Longleat is an animal adventure attraction in Wiltshire (UK), just outside Bath.
As someone who was born and bred in South Africa who has gone on many real safaris, Longleat’s is somewhat sterile. For one, the scenery is wrong with its lush, green rolling hills. How it really is: bone dry earth with a flat yellow and brown landscape. Secondly, the missing African birds. There are a plethora of birds noises when you go looking for the big 5 and Longleat was a bit quiet. Lastly, the unnaturalness of it all. Logically, dangerous species are placed in separate fenced out areas, much like a zoo but only bigger, so that they don’t maul each other. All authenticity is lost and the chance that you’ll see lions hunting down and killing an impala is null.
For those of you who are lazy by nature and are all for instant gratification, you’ll love it. During the heat of the day, animals in the wild tend to go in to hiding looking for shade to stay cool, meaning that during peak daylight hours, you’re bound to see animals few and far between. In Longleat, thanks to limited space, animals don’t have far to go which makes for easy spotting.
That being said, not everyone can afford a trip to Africa and experience the real thing. If you don’t have a few thousand pounds lying around then Longleat is an excellent second choice.
TIP #1: If you’re driving, spare your car by parking it in the car park then hopping on the Safari Bus at £4 a ticket. Not only can you sit down and relax, you have a guide, called Scott, who gives running humorous commentary throughout the 90 minute trip, telling us more about the different kinds of animals but you’re saving your car from getting damaged. Here’s why. We all love monkeys and they’re so cute sitting on car roofs going for a surf on them. The darker side to them I saw with my own eyes how destructive they can be, actively pulling, bending and breaking off bits and pieces of people’s cars as people on the bus laugh at their antics. Suddenly that £4 doesn’t sound like a rip-off.
My son, Gabriel, was quite disappointed not having seen an elephant because there was only one and an old lady at that who rarely leaves her shed. There were plenty to get excited about though e.g. feeding a giraffe (£2 per leafy stalk) which was a first for me, getting really up close and personal. The boat ride was fun, where seals swam with the boat begging for food and receiving mackerel.
All the caretakers are passionate about the animals they look after, flowing over with heart warming stories about each and everyone for them. The best one for me was about Nico the 106 year old (human age) gorilla who lives alone on his island. If you take the boat trip you might get lucky and see him along with other gorillas, seals and hippos. The grey old thing regularly thumps his chest and shouts at his younger counterparts further down the lake telling them that his island remains his and that they’re not welcome. Little does he realise that they can’t swim and won’t ever be able to reach his home. He’s chuffed anyway, thinking he’s won. His favourite treat is strawberry jam sandwiches and he loves watching TV on HD flat screen with all Sky channels. Since he likes bright colours and loud sounds, he prefers animation. Can you guess what his favourite show is? Spongebob Squarepants. He displays his pleasure by clapping his hands.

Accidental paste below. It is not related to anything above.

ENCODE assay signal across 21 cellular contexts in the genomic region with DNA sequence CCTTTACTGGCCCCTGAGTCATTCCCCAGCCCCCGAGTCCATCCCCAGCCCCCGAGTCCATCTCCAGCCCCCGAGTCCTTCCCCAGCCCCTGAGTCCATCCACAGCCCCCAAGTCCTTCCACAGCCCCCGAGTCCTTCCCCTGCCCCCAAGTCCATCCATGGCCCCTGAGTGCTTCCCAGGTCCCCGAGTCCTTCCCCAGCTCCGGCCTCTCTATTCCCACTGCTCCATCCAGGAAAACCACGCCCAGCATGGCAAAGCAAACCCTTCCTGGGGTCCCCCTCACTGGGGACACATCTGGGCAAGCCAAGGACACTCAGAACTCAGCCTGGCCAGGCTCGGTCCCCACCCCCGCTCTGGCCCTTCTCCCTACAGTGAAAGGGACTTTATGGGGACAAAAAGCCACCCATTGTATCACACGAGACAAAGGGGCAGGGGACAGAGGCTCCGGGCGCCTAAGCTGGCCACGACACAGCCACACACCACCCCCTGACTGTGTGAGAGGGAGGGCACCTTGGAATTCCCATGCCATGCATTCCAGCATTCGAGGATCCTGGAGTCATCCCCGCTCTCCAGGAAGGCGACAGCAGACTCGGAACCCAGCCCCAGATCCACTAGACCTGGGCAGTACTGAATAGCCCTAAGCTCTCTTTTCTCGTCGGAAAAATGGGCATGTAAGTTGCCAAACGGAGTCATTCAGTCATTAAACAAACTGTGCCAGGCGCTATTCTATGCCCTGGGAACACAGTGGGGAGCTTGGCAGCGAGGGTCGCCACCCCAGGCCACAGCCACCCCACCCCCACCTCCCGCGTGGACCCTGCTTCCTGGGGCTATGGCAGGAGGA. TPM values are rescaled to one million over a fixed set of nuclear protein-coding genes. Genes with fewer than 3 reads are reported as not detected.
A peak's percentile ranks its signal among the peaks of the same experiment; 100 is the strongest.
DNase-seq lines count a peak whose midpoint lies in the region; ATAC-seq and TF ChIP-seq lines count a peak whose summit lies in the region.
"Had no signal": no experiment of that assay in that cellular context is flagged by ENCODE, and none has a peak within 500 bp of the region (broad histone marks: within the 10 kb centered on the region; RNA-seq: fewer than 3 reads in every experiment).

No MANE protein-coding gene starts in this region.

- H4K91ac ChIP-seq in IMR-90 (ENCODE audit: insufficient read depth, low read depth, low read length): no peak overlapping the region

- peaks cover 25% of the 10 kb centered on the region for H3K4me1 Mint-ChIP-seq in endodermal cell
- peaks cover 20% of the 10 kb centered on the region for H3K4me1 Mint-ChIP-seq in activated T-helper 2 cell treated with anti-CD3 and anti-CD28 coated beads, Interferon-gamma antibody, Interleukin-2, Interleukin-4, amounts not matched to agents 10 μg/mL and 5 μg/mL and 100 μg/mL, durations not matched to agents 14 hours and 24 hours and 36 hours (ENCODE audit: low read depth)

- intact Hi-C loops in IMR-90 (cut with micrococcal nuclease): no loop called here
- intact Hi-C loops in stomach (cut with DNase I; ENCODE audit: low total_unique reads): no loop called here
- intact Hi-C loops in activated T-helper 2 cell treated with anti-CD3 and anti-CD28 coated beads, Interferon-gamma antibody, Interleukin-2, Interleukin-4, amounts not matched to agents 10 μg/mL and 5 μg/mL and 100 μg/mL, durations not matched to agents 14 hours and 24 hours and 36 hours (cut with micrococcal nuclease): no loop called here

Throughout the day there are plenty of shows, usually starting on the hour, where you can see animals performing and learning more about them. We went to the parrot show where we saw talking, rollerskating, scooting parrots who can also dribble footballs into goalposts. The star of the show is genial parrot, Mathilda, who can not only count but do a bit of math as well.
Some animals may be petted, such as the goats and stingrays, and there are always hand sanitising facilities close by. If you had enough of animals, there is a huge play park for kids to play in with a huge castle with indoor slides which in itself will keep children busy the whole day. There are also rides available like Rocking Rhino and the mini train, Gabriel’s favourite, that goes in a huge loop around the park. A few rides, such as the Rockin Rhino, are available too.
All-in-all it was a fantastic day out and Gabriel loves looking at all the photos I’ve taken. Here are some other tips I came up with to make the most of your visit.
TIP #2: Look for discounts. A lot of accommodations in the area are affiliated with Longleat and offer discount. Old Manor Hotel, where we stayed, gave us 25% off. You can also trawl the web for special deals.
TIP #3: Bring your own food and drink. Costs quickly mount up and Longleat charges attraction prices. Their chocolate and marshmallow ice cream is pretty good though!
TIP #4: Bring plenty of £1 and £2 coins. Who wouldn’t like to feed a giraffe or fling fish to the seals? It’s the perfect photo opportunity; Longleat knows it and exploits it by charging wherever possible. I ran out of cash in the end and drew the line.
TIP #5: Wear sensible shoes. You will be walking a lot on the day and even though it might be hot during the summer, don’t wear sandals. Penguins love holding people hostage by ogling their toes, ready to peck at the first opportunity.
TIP #6: Start early. Two-day and other types of passes are available but we managed to do it all in one day. Depending on the age of your children, you might like to go to as many educational shows as you can, but since Gabriel couldn’t be bothered, we focused on all the rides and seeing all the animals instead. Gates open at 10am and close at 7pm. We were there from opening time to 5pm and did everything with 2 hours to spare to visit Longleat House. After all the action with the animals, the big building didn’t impress Gabriel and he refused to go. Fair enough.
If you’re looking for closely accommodation, Old Manor Hotel is a fabulous place to stay.
For more information, go here.